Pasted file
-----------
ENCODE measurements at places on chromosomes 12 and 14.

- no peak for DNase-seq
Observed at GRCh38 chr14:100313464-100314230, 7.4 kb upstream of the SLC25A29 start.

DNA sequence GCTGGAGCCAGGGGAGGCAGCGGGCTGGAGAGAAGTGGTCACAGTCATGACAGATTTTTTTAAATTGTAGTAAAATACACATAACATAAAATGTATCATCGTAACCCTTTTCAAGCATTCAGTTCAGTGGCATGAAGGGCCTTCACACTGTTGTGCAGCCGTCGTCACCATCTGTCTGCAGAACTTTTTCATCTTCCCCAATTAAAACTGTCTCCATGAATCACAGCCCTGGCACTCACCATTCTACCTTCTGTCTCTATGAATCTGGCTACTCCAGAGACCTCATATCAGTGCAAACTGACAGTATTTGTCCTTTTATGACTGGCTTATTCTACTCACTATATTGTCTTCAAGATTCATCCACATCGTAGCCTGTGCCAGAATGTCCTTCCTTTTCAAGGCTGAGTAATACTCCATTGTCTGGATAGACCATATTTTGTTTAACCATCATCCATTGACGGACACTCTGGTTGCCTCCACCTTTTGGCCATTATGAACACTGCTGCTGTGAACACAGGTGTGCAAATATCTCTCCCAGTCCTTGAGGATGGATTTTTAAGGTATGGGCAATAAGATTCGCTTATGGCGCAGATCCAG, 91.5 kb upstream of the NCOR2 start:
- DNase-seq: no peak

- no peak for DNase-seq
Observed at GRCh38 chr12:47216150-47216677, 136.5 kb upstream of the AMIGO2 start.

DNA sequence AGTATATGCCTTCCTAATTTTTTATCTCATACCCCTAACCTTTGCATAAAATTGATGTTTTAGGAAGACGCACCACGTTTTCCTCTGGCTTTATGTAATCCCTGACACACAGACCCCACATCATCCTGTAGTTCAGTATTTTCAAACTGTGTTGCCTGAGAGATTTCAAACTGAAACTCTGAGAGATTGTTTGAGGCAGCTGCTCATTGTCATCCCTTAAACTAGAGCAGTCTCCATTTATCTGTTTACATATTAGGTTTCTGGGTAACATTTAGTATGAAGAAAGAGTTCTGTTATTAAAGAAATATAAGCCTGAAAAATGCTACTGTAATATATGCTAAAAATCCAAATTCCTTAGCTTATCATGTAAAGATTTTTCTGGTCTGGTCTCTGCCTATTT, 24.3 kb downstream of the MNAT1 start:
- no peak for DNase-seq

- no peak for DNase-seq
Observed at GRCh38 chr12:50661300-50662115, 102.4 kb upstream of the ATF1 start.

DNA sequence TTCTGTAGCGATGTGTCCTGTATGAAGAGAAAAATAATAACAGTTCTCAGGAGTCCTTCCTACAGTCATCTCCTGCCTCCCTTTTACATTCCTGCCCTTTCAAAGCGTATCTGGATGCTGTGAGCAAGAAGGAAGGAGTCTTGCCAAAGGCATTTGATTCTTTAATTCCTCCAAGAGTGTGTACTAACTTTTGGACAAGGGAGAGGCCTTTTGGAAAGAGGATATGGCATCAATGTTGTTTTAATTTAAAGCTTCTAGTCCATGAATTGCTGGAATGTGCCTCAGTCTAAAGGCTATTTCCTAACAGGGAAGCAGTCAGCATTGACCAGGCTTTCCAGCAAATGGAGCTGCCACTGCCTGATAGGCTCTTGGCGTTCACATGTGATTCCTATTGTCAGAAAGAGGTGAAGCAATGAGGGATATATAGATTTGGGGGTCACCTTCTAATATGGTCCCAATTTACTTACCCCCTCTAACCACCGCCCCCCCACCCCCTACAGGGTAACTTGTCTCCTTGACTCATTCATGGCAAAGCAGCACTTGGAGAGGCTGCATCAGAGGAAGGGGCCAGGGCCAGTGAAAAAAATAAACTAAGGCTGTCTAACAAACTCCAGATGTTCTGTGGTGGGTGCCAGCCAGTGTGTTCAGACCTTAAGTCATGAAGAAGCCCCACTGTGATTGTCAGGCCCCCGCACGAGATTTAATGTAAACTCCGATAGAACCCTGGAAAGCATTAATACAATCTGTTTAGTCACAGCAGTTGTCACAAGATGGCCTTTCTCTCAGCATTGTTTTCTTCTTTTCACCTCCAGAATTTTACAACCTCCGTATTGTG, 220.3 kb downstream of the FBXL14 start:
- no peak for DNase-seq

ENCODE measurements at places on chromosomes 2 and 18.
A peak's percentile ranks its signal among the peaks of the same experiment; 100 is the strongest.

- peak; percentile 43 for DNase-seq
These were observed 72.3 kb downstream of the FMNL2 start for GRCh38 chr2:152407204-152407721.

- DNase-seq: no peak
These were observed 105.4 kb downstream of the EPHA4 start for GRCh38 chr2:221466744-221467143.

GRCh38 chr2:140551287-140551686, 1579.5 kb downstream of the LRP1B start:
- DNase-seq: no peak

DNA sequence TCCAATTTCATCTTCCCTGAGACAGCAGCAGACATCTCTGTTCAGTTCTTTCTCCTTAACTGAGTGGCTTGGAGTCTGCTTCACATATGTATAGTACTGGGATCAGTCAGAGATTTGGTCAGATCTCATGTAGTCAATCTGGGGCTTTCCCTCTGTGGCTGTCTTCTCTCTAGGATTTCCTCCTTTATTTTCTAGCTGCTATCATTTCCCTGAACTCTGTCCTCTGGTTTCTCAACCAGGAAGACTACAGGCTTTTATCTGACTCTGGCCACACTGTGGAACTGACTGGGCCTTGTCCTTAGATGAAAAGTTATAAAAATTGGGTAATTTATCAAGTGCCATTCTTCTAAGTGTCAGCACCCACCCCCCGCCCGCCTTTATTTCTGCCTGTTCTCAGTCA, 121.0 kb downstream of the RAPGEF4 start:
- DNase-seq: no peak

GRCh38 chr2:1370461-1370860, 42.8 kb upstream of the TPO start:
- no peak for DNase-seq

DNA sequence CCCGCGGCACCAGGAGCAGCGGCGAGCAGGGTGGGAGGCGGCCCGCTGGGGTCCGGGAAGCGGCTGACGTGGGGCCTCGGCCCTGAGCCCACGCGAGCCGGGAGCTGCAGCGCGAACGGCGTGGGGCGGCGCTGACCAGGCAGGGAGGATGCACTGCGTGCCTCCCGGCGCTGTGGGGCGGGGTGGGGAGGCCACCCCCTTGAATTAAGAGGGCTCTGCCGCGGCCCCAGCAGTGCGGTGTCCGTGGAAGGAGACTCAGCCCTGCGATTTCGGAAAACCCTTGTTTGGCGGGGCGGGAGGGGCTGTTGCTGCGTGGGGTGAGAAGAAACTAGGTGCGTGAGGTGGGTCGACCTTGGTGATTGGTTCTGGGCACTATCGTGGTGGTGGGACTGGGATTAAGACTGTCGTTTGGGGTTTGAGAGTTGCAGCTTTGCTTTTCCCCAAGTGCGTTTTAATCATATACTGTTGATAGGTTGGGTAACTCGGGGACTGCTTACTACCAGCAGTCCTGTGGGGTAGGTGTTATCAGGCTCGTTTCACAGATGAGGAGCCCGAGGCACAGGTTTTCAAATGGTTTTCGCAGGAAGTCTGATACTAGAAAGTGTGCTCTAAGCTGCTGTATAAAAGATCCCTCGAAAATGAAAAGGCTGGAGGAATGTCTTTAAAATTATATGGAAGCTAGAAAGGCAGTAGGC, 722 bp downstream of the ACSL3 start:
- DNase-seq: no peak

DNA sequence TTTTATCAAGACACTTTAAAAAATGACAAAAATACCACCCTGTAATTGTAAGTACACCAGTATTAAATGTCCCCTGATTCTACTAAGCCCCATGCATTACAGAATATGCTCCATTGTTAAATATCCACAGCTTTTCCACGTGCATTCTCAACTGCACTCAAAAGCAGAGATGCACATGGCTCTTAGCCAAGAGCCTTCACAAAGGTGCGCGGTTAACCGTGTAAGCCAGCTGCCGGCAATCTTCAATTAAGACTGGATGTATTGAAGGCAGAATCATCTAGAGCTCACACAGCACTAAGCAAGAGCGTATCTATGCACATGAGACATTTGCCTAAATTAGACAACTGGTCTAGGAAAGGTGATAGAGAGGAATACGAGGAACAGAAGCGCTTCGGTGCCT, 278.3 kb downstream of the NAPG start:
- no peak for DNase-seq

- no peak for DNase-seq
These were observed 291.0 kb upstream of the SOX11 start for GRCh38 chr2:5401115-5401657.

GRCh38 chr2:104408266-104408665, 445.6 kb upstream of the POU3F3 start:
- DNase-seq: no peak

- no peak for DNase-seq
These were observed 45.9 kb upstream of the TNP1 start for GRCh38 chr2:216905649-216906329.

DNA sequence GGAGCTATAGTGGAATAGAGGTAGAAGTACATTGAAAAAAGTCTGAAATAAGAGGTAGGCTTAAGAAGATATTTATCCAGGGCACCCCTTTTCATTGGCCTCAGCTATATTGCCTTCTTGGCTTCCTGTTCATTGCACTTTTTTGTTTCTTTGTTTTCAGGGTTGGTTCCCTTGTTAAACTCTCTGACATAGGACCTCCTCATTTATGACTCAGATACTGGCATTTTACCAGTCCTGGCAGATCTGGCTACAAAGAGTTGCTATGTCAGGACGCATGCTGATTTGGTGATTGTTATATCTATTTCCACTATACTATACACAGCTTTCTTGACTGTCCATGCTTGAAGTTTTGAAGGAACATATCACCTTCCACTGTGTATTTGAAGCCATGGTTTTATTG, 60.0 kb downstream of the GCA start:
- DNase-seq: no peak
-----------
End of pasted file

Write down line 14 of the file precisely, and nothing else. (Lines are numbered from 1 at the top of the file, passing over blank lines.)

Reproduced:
ENCODE measurements at places on chromosomes 2 and 18.